Mad Martha Roby’s as bony and brown as any Romany I ever laid eyes on, though she’s riddled with the Pox. She and her lass Belle live rough in a cave, some place at the back of Fell Woods. Belle’s the young slattern Our Jim took a fancy to.
I know Martha can’t show her face in town – been banned ever since she caught the French Disease off some soldier a good few years back – so they scrape by from begging. Then Belle got hired by the swineherd at Roughlee Hall and filches the best scraps of meat from the pigs. But since she’s been sent to the castle alongside Jim, I wonder how Martha’s coping.
Ali’s got no time for either of them. She says Martha’s moonstruck – away with the fairies – as mad as the locals claim. And Belle’s a simple soul. Ali hates how free that wench is with her favors. She’ll lift her smock for aught that’s shiny or worth eating. But they don’t get Ali that cheap!
(Picture: Matthijs Maris)
I hear tell they’ve also arrested the Bulcocks – Jane her lad Big John, of Moss End Farm. They’re not down here with our lot either, so they must’ve bartered the mistress’ fancy broach for finer lodgings. That diamond pin will like be the death of them both. It certainly caught our Jenny’s green eye, and earned her a rare old thrashing.
Still, that light-fingered lassie did find out summat I never knew. Turns out, Mistress Bulcock’s great granddad was a knight, made Lord of the Realm for his service to the old King Henry. That’s how they got the diamond – for saving His Majesty’s life in the Battle of the Spurs at Guinegate. After Jane’s grandma died whelping their only daughter, he re-wed. But when he passed away afore his new wife, everything went to her side of the family, except the farm. And the pin Jane got as a keep-sake.
Now our Jenny loves aught shiny. She couldn’t keep her grubby paws off that broach, and a whole heap of bother it caused. They took pity on the lass being just a bairn – but if me or Lizzie or Jim had filched summat that costly we’d have swung from the nearest crossbeam for sure.
Yet here they are in the castle accused as witches! I’ve never heard aught so daft in all my born days. Jane Bulcock was one of my patrons, aye, but a wise woman herself? It’s utter nonsense. Then again, happen the jailers are merely baiting us. Let’s wait up and see.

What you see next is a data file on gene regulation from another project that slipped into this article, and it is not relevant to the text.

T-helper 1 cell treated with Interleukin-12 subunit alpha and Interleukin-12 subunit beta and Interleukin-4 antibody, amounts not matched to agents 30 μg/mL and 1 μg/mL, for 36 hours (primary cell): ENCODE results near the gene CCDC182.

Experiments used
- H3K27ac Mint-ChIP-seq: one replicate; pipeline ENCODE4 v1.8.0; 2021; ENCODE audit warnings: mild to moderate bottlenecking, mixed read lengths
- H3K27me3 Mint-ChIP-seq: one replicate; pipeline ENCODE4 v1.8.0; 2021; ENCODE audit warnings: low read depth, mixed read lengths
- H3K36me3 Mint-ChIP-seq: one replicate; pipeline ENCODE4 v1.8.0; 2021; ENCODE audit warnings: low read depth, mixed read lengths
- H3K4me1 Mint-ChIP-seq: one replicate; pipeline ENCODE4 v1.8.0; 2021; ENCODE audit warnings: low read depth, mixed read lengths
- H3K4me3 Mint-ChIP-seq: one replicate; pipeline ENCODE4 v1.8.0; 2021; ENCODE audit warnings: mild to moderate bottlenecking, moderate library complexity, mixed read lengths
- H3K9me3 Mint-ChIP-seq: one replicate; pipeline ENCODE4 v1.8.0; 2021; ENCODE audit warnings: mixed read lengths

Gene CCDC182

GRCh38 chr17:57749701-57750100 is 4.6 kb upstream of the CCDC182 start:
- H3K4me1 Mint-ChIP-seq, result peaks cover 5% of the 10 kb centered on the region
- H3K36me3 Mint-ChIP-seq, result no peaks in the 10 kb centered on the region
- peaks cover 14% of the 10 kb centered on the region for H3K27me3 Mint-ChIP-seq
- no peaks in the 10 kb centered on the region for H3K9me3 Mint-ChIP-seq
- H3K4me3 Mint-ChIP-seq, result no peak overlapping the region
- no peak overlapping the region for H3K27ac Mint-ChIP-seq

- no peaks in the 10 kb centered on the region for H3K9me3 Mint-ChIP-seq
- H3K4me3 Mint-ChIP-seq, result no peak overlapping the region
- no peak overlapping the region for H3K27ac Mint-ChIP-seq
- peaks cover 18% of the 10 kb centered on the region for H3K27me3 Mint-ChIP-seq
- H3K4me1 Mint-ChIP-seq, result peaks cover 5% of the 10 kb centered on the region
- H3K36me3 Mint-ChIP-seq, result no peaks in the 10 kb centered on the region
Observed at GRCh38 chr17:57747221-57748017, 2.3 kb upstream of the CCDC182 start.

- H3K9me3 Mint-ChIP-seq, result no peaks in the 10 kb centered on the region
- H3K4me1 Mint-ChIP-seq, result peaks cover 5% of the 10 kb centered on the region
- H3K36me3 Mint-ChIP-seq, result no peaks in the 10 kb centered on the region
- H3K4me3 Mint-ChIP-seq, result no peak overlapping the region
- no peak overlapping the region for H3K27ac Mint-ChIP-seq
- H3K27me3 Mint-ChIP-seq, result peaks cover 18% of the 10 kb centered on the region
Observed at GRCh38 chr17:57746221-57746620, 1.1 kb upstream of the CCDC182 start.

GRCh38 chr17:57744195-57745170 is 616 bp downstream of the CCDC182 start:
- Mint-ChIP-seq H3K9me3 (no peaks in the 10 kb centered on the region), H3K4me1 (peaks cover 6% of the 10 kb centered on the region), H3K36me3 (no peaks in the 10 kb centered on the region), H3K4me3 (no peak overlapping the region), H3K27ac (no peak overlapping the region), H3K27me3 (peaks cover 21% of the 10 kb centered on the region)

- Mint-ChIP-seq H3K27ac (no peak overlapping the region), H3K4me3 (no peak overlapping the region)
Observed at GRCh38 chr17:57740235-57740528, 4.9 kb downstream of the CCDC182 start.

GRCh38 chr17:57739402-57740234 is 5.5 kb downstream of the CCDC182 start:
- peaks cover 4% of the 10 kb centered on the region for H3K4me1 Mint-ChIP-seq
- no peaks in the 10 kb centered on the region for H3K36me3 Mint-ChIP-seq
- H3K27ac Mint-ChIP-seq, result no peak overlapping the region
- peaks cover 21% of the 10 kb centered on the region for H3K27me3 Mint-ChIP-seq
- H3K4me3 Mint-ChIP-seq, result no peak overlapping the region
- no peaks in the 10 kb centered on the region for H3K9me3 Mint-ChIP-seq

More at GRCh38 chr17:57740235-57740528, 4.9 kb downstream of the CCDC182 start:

Pssst! Wear silver today for good luck.
I’ll warrant you’re curious what Mistress Nutter’s doing here at the castle. I haven’t the foggiest notion. All I can say is they didn’t put her down in the Well Tower with us lot. She’s paid handsome for a room above ground, waiting for the Justice to come to his senses. I expect she’ll hire some fancy lawman from London so the Governor won’t be keeping her long.
I knew Mistress Nutter as a bairn, back when she was Alice Whitaker, though that must be nigh-on sixty years ago now. We all stood outside the church as she wedded Master Richard, and our Lizzie and me helped birth her last lad Myles, who came out backwards.
You can tell she’s well-placed just by looking at her alongside my lass. Alice is a good ten years older than Lizzie, but you’d swear she was the youngster of the pair. Of course, she’s grown a bit stouter over the years, yet was ever grand and tidy. Her chestnut hair’s now faded to ash and her lips are thinner, which makes her seem fussy and cold. Yet for all that, there’s many-a grateful pauper in Pendle who’ll not hear a word said against her. We’ve all known her charity at one time or another, and I can’t for the life of me fathom who’d point a finger at that kindly soul. But someone must have a grudge to bear otherwise she’s still be at Crowtrees Farm . . . which just goes to show that we’ve all got enemies.
So you’d best wear white today. For protection.
From my voluntarie Confession and Examination (April 2, 1612)
“Richard Baldwyn sayd get out of my ground Whores and Witches, I will burne the one of you, and hang the other.
To whom [I] answered: I care not for thee, hang thy selfe.
Presently whereupon . . . going ouer the next hedge, the said Spirit or Diuell called Tibb appeared . . .and [I] sayd, Revenge thee of him.
[I] sayd againe to the said spirit Revenge thee eyther of him, or his.
And so the said Spirit vanished . . . and [I] neuer saw him since.”
Source: Potts, Thomas. The Wonderfull Discoverie of Witches in the Countie of Lancaster, 1613.
I only saw Tibb a few sundry times over the next five or six years. He always came at the Daylight Gate and asked what I bid.
“Naught,” said I, for I wanted nothing from him yet.
Then one Sabbeth morn he appeared in the likeness of a brown dog, jumped straight in my lap, and suckled from a spot beneath my left arm. It hurt like the devil and I cried out, “Jesus! Save us all!”
Then I fell into a madness, or so they tell me.
All I recall is wandering in purgatory for nigh-on eight weeks, while the spirits of darkness whispered their secrets and my true self came to the fore.
I awoke no longer as Elizabeth Southerns. I’d become the wise Old Demdike.